Not an Odalisque

Posts Tagged ‘cooking

May I Be Excused From Christmas, Please?

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This year I’ve decided to opt out of Christmas with family, but I don’t get out of buying presents or receiving them. I find the two equally dispiriting. It’s not that there isn’t anything I want, on the contrary, when your income exceeds your rent by only £20 a week, it’s easy to come up with a long list very quickly. This is what I thought of in the shower this morning: an electric blanket, Microsoft Word, an apple corer, woolly Wolford hold ups, a gymslip, a pair of winter boots, a warm winter dress, books about Bluebeard and books from Persephone press, a yarn swift, a haircut, fabric for new living room curtains, silk for French knickers and fur for stoles, a winter coat and five new sets of lingerie. If you’re looking for a theme, it’s cold. No one has seen my list, dear readers, except you, and much as you light up my life, I don’t think we’re at the stage where we exchange presents.

I will get presents, and I won’t be able to help mourning each unwanted gift. Last year my father spent forty pounds on a wooden box of tea bags for me. His girlfriend’s packages contained more tea bags (in cardboard boxes), film-themed bread mix and jewellery of purest green. Each expensive item seems like a gigantic missed opportunity to make a significant difference to my life. Yes, I know I’m being ungrateful and that a well brought up young lady would be happy to have been remembered at all, but every time a guest picks a teabag from the chest (such special teabags can’t be frittered on everyday consumption, after all), I’m reminded of the chasm of misunderstanding between my father and me, and wish at least for the lesser warmth of an electric blanket.

It goes both ways, of course, as friends and family open their presents from me this Christmas they’ll be wondering where in the house they can store them until enough time has elapsed for it to be acceptable to throw them out. In my family no points are given for effort: the year I learned that my father’s girlfriend needed new gloves and suggested knitting some, I was told in no uncertain terms that she wanted the branded ones with science woven into the fabric. The year before, when I spent all day making a gingerbread house to present to my hosts on Christmas Eve, it ended up in their bin by New Year. Since they’ve already moved from bemusement to derision of my making things, I don’t want to see what comes next. Fortunately, my friends are a little more forgiving, so I think they’re likely to be polite about my efforts, even if they don’t exactly understand why I thought they needed a jar of lemon curd for Christmas.

A lot of people tell me that Christmas is about materialism. Reading my list, and guiltily considering my ungratefulness about unwanted presents, I feel that’s true. I want of those things, not as an idle fancy, but in many cases a daily wish. That, however, is to overlook the way I’m touched when a friend buys me something I didn’t even know I wanted, because they know me better than I know myself. One friend still chides me for looking so downhearted as I thanked her for a grater which turned out to be one of the most useful items in my kitchen. I only wish I could pull of such a feat myself; I’m a rotten present-buyer.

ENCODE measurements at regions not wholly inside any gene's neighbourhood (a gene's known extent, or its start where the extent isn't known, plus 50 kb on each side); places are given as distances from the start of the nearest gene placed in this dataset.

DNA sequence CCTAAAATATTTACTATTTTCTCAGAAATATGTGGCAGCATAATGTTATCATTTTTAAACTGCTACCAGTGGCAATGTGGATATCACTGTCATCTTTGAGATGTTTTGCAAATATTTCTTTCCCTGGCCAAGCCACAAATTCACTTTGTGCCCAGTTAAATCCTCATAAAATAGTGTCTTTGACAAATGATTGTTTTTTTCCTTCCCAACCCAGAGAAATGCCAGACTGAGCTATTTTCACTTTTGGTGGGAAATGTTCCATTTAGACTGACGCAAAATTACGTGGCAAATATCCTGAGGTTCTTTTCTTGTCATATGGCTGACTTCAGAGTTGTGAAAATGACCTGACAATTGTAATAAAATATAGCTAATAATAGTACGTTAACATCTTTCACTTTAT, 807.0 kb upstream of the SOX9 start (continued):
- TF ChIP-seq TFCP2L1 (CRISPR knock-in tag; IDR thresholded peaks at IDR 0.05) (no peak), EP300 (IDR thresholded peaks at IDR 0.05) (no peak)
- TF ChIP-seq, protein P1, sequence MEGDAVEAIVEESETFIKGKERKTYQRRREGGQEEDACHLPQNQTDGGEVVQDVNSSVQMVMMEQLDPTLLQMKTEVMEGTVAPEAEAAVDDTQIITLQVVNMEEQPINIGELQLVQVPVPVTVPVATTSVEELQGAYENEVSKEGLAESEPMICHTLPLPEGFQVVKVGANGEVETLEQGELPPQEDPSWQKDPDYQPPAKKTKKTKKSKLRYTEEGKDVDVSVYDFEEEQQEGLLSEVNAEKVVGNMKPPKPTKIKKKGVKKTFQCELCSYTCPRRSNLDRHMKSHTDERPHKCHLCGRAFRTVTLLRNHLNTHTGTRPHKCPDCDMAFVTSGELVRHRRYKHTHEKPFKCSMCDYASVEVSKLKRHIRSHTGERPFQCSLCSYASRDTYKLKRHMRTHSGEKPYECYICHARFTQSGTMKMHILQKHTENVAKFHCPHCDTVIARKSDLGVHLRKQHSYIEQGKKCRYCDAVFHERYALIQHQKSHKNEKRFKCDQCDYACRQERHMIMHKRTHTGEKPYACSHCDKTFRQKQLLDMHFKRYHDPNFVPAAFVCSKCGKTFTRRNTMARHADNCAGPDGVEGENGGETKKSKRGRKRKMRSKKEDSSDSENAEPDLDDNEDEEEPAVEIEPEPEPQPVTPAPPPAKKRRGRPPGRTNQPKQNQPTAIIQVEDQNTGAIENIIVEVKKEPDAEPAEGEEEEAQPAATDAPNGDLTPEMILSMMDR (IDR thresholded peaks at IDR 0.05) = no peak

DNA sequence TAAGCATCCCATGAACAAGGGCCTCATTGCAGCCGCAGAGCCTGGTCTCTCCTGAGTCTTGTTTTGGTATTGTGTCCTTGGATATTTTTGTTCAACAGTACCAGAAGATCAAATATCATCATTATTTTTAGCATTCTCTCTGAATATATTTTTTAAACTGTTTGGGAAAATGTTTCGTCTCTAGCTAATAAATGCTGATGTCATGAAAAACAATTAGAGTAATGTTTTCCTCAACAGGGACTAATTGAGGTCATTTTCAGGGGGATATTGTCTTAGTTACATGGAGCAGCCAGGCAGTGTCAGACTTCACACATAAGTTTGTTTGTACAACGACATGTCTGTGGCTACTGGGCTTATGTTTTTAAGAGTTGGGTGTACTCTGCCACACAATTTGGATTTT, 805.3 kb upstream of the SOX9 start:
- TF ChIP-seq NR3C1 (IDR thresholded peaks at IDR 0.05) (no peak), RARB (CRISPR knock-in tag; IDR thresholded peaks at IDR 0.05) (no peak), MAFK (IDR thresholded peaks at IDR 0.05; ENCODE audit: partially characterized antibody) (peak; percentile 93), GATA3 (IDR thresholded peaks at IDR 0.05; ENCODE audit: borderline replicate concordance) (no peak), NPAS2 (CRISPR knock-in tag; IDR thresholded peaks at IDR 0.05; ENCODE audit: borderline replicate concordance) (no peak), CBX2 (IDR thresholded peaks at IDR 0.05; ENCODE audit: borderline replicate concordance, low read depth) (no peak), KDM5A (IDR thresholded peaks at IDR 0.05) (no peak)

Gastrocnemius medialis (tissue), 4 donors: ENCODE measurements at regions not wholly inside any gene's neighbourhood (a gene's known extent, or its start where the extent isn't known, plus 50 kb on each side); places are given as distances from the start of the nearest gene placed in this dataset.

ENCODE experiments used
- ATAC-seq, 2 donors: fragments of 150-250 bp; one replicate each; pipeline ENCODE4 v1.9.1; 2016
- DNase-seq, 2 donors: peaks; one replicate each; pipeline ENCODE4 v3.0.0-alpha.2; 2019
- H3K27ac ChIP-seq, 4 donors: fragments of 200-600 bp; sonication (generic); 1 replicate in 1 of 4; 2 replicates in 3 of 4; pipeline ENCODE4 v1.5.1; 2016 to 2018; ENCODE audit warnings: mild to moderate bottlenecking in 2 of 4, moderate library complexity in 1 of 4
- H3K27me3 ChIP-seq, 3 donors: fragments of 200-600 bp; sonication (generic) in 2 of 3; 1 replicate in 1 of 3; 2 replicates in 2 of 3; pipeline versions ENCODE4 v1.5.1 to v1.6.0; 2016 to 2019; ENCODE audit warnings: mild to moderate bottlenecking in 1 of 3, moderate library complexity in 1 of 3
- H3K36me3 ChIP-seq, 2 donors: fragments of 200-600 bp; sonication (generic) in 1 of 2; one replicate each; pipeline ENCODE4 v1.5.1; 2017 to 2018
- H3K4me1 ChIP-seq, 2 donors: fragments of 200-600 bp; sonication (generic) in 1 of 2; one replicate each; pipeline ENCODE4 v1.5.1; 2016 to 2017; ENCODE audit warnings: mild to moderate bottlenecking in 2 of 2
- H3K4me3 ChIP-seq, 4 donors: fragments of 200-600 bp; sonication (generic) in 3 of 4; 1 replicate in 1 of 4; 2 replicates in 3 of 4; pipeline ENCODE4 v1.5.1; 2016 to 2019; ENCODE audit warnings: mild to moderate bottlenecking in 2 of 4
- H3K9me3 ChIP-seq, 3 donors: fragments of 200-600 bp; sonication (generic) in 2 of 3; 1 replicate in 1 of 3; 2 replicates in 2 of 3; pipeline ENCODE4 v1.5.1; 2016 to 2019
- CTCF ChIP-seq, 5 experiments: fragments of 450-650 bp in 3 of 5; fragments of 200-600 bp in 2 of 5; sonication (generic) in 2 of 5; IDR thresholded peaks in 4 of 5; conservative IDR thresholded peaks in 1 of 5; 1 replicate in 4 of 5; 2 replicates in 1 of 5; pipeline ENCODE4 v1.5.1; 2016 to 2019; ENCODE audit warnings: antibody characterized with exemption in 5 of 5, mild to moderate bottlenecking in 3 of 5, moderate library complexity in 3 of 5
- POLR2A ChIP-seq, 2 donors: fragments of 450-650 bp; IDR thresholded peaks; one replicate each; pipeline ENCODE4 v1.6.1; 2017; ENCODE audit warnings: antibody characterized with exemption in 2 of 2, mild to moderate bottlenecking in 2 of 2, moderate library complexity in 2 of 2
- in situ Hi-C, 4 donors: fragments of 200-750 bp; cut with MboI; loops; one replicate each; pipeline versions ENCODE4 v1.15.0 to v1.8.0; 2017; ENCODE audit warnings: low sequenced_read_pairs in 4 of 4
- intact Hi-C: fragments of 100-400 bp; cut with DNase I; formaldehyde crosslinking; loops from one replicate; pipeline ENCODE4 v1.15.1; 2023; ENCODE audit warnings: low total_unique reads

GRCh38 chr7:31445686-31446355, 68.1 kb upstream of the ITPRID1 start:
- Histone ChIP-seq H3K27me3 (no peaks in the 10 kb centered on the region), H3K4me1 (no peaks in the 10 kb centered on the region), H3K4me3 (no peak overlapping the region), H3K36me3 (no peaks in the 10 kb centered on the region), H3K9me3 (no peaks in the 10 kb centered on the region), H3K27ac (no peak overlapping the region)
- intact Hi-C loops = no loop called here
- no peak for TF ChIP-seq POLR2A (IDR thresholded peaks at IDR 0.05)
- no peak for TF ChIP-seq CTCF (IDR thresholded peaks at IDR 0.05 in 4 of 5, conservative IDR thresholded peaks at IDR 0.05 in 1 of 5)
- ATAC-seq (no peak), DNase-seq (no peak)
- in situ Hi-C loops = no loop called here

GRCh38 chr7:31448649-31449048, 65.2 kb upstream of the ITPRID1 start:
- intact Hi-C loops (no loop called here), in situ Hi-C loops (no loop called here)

To make it worse, the people I most need to buy for this year are the ones I hardly know. They’re the people who did my shopping, cooked me meals, cleaned my kitchen and told me repeatedly to get back into bed after I broke my collar bone. One of them was a friend’s boyfriend, a man I haven’t met before or since. And the lover, of course—how do you reconcile a low income with expressing appreciation to the person who slept on your floor and fed you painkillers when you weren’t even able to wash yourself? What present would ever manage that?

So, dearest readers, since I suspect we’re all spending the month going over and over the same dilemmas, I’m asking if you’ve come to any better conclusions than I have. Do I gaily distribute jars of lemon curd around my acquaintance, or aim to divine their true desires, as I wish others would do with me? Is it reasonable to aim for a fuller opt-out from Christmas, perhaps by moving to a hermitage by next year? Or do I need to find inner peace and come to terms with the colossal wastage of money and effort that present giving entails? Ideas on the back of a Christmas card. Meanwhile, I’ll be making curd, and adding ‘heat proof bowl’ to my secret Christmas wish list.

Written by Not an Odalisque

December 10, 2011 at 12:56 am

Doesn’t Play Well With Others

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I’ve never been sure whether I like public play. Plenty of people tie their lovers up at home; BDSMers seem to feel the need to do it in front of a crowd. They create a spectacle with imposing lumps of furniture, uncomfortable clothing made of tree sap and huge floggers.* I was introduced to the concept of public play by a round woman in a purple faux-suede suit (the matt texture of which was like the bloom on a blueberry) and her small, straggly-bearded boyfriend. I rejected the image of them stripped and spread-eagled in a tacky dungeon setting. I’m shallow. I like watching beautiful people play. Not being one of the beautiful people myself, I’ve kept to dark corners. For me, play is a personal experience, not a performance, but a reaction. I didn’t think I was the sort for letting more than one person at a time into my kink.

HH proposed inviting people around not long after he suggested birching me. I had an irrational fear of birching (now I have a rational fear of birching, but that’s not relevant here). On a scale of things to worry about, meeting friends didn’t score high against being thrashed with bits of a tree, and so I agreed without a lot of thought. As the time approached, though (and the threatened birching still hadn’t materialised) it took on different proportions. They were coming around for dinner. Wouldn’t it be nice if we played? If they met Marianne, in character? In this skimpy summer dress?